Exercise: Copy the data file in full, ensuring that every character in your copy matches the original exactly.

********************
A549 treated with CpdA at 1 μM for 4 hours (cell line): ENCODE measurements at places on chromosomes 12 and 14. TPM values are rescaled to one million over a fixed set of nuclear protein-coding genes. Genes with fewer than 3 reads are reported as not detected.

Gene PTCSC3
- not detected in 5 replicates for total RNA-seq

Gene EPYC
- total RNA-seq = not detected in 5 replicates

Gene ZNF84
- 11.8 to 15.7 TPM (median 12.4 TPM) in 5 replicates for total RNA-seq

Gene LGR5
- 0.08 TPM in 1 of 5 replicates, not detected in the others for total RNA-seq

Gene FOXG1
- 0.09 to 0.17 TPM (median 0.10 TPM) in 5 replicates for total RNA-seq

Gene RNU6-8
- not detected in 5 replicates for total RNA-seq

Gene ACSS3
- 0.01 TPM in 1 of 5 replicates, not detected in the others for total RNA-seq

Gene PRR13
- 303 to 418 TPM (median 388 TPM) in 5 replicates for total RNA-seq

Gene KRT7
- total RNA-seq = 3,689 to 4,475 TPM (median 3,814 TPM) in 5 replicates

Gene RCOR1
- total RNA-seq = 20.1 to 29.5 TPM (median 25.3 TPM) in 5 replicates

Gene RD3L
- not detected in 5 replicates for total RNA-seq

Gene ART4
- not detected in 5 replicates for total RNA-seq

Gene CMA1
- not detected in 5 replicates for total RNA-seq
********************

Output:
A549 treated with CpdA at 1 μM for 4 hours (cell line): ENCODE measurements at places on chromosomes 12 and 14. TPM values are rescaled to one million over a fixed set of nuclear protein-coding genes. Genes with fewer than 3 reads are reported as not detected.

Gene PTCSC3
- not detected in 5 replicates for total RNA-seq

Gene EPYC
- total RNA-seq = not detected in 5 replicates

Gene ZNF84
- 11.8 to 15.7 TPM (median 12.4 TPM) in 5 replicates for total RNA-seq

Gene LGR5
- 0.08 TPM in 1 of 5 replicates, not detected in the others for total RNA-seq

Gene FOXG1
- 0.09 to 0.17 TPM (median 0.10 TPM) in 5 replicates for total RNA-seq

Gene RNU6-8
- not detected in 5 replicates for total RNA-seq

Gene ACSS3
- 0.01 TPM in 1 of 5 replicates, not detected in the others for total RNA-seq

Gene PRR13
- 303 to 418 TPM (median 388 TPM) in 5 replicates for total RNA-seq

Gene KRT7
- total RNA-seq = 3,689 to 4,475 TPM (median 3,814 TPM) in 5 replicates

Gene RCOR1
- total RNA-seq = 20.1 to 29.5 TPM (median 25.3 TPM) in 5 replicates

Gene RD3L
- not detected in 5 replicates for total RNA-seq

Gene ART4
- not detected in 5 replicates for total RNA-seq

Gene CMA1
- not detected in 5 replicates for total RNA-seq